Patricia L. Clark

Patricia L. Clark

Protein Biophysics in Living Cells


Rev. John Cardinal O'Hara C.S.C. Professor of Biochemistry, University of Notre Dame
Concurrent Professor, Chemical & Biomolecular Engineering, University of Notre Dame
Associate Professor, University of Notre Dame
Assistant Professor, University of Notre Dame
Clare Boothe Luce Assistant Professor of Biochemistry, University of Notre Dame
Postdoctoral Fellow, Massachusetts Institute of Technology
Ph.D. in Molecular Biophysics, University of Texas Southwestern Medical Center
B.S. in Chemistry, Georgia Institute of Technology

Selected Awards

Research Grant, W.M. Keck Foundation
63rd Annual Francis Clifford Phillips Lecturer, University of Pittsburgh
Rev. Edmund Joyce Award for Excellence in Undergraduate Education
Peter B. Sherry Memorial Lecturer, Georgia Institute of Technology
Elected Chair, Biopolymers In Vivo Subgroup, Biophysical Society
President, Gibbs Society for Biothermodynamics
Michael and Kate Barany Award for Young Investigators, Biophysical Society
American Heart Association National Scientist Development Award
NIH NRSA Postdoctoral Fellowship
NIH Biophysics Predoctoral Training Fellowship

Research Interests

Proteins are long flexible polymers of amino acids, yet each must fold into a complex 3D shape in order to carry out a specific catalytic, binding, or structural activity. Experiments with purified proteins have demonstrated that the information needed for a given protein to obtain its final folded structure is contained within the sequence of its amino acid residues. However, the rules that dictate how a given sequence will fold into a given structure are still unclear. Understanding the rules of protein folding is of utmost importance for predicting protein structure from genomic sequence data, designing novel proteins, and understanding how and why protein folding mechanisms can fail. Failure of protein folding mechanisms, often due to genetic mutations or adverse conditions such as thermal or chemical stress, is the cause of numerous human diseases including cystic fibrosis, Alzheimer's disease, juvenile cataracts, and many forms of cancer.

Research in the Clark laboratory is focused on two related topics. First, how are the rules for protein folding affected by their native environment, the cell? In the cell, proteins are synthesized in a vectorial fashion. The energy landscape for folding during chain synthesis (or secretion across a membrane) is hence quite different from the energy landscape for the folding of a full-length polypeptide chain. As a result, folding intermediates populated during refolding in vitro might be populated quite differently during vectorial folding. A particular interest in the Clark laboratory is the role of co-translational protein folding in suppressing chain misfolding and aggregation in vivo. A related interest is the display of virulence factors on the outer surface of pathogenic gram-negative bacteria. For example, these virulence proteins must fold only after secretion across two membranes; what prevents them from folding prematurely in the periplasm?

Second, what are the protein folding rules that govern the formation of β-sheet structure? β-sheets represent a type of regular, repeating protein structure, characterized by an extensive hydrogen bonding network between strands of amino acid residues. Contacts between individual amino acid residues in β-sheets often represent contacts quite distant in sequence. As a result, it has been extremely difficult to define simple rules for β-sheet formation, and we expect that high contact order will make many β-sheet topologies difficult (if not impossible) to form co-translationally. We are using an extremely simple β-sheet architecture, the parallel β-helix, as a model system for developing rules for β-sheet formation.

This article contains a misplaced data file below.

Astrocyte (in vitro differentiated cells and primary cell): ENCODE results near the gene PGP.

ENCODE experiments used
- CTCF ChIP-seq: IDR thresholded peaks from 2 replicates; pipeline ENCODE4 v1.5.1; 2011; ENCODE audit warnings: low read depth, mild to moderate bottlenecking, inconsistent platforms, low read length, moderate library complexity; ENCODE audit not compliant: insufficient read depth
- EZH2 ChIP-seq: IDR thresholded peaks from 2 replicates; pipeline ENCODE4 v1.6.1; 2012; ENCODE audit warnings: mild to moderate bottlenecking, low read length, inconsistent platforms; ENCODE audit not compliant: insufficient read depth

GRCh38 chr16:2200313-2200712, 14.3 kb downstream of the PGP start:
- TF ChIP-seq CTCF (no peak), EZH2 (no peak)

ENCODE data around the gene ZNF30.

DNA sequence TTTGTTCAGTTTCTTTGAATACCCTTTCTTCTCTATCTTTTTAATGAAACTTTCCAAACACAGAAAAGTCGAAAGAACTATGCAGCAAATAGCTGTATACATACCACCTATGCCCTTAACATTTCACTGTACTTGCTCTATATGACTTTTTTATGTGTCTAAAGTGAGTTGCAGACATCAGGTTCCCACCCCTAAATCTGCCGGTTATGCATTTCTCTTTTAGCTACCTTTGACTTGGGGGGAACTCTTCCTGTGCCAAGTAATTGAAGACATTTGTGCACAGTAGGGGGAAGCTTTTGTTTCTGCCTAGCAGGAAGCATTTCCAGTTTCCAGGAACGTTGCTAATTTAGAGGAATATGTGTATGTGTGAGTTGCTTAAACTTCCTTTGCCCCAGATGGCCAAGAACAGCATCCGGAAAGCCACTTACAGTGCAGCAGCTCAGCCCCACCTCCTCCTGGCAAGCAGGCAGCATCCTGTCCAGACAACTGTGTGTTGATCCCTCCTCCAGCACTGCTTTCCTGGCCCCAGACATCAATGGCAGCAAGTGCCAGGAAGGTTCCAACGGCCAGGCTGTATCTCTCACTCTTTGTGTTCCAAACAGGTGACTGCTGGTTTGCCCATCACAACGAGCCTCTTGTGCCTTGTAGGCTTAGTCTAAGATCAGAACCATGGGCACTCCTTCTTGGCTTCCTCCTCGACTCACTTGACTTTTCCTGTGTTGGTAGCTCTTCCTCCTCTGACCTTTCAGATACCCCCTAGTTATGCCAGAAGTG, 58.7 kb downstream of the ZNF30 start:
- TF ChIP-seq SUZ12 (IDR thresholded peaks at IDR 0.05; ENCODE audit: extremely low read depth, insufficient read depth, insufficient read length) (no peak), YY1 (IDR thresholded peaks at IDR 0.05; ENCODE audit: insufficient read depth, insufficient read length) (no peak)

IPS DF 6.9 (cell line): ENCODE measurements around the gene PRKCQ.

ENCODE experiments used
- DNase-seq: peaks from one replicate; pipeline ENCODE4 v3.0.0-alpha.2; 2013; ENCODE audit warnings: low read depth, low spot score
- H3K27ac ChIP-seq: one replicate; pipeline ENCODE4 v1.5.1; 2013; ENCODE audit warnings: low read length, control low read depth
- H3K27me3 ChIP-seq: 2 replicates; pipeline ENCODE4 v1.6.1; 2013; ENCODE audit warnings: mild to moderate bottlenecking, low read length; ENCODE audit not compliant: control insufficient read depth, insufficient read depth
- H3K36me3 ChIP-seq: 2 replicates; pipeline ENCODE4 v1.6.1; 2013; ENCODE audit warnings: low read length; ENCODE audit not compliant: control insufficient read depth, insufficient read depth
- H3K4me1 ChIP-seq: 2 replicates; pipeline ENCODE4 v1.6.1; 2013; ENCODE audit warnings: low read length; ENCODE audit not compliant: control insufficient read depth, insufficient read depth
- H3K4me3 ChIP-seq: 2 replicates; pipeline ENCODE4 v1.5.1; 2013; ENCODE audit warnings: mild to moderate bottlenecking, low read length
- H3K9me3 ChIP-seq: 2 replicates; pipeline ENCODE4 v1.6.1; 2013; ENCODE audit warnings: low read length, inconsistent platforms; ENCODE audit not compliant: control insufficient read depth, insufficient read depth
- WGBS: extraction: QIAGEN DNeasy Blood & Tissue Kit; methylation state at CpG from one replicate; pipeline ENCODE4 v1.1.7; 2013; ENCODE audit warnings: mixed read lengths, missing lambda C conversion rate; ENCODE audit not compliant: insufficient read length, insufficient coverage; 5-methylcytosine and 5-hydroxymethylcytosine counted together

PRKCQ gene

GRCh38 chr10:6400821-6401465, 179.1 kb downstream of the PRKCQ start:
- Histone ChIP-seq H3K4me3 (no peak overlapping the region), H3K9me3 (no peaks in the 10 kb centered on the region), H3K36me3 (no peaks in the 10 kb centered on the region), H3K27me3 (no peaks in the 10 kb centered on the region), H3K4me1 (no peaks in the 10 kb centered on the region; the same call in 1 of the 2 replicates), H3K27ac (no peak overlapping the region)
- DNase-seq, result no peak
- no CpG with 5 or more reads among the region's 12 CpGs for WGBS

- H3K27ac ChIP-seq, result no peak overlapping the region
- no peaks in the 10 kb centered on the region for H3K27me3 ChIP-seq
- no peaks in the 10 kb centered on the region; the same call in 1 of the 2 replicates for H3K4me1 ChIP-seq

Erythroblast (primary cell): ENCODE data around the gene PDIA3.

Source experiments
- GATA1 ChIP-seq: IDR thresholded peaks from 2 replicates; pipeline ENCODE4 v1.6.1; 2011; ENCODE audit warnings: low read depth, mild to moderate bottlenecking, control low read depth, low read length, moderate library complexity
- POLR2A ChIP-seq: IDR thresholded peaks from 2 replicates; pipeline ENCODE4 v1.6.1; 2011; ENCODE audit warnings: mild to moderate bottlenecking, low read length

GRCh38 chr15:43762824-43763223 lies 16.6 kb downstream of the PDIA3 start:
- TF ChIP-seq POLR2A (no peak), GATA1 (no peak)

Recent Papers

  • Clark, P. L. "Proteins in the cell" 2019 Protein Science, 28 (7), pp. 1175-1176. DOI:10.1002/pro.3665.
  • Riback, J. A., Bowman, M. A., Zmyslowski, A. M., Plaxco, K. W., Clark, P. L., Sosnick, T. R. "Commonly used FRET fluorophores promote collapse of an otherwise disordered protein" 2019 Proceedings of the National Academy of Sciences of the United States of America, 116 (18), pp. 8889-8894. DOI:10.1073/pnas.1813038116.
  • Bartkiewicz, M., Kazazic, S., Krasowska, J., Clark, P. L., Wielgus-Kutrowska, B., Bzowska, A. "Non–fluorescent mutant of green fluorescent protein sheds light on the mechanism of chromophore formation" 2018 FEBS letters, 592 (9), pp. 1516-1523. DOI:10.1002/1873-3468.13051.
  • Riback, J. A., Bowman, M. A., Zmyslowski, A., Knoverek, C. R., Jumper, J., Kaye, E. B., Freed, K. F., Clark, P. L., Sosnick, T. R. "Response to comment on “Innovative scattering analysis shows that hydrophobic disordered proteins are expanded in water”" 2018 Science, 361 (6405), DOI:10.1126/science.aar7949.
  • Rodriguez, A., Wright, G., Emrich, S., Clark, P. L. "%MinMax: A versatile tool for calculating and comparing synonymous codon usage and its impact on protein folding" 2018 Protein Science, 27 (1), pp. 356-362. DOI:10.1002/pro.3336.
  • Faisal, F. E., Newaz, K., Chaney, J. L., Li, J., Emrich, S. J., Clark, P. L., Milenkovic, T. "GRAFENE: Graphlet-based alignment-free network approach integrates 3D structural and sequence (residue order) data to improve protein structural comparison" 2017 Scientific Reports, 7 (1), DOI:10.1038/s41598-017-14411-y.

Visit Patricia Clark's publications at PubMed


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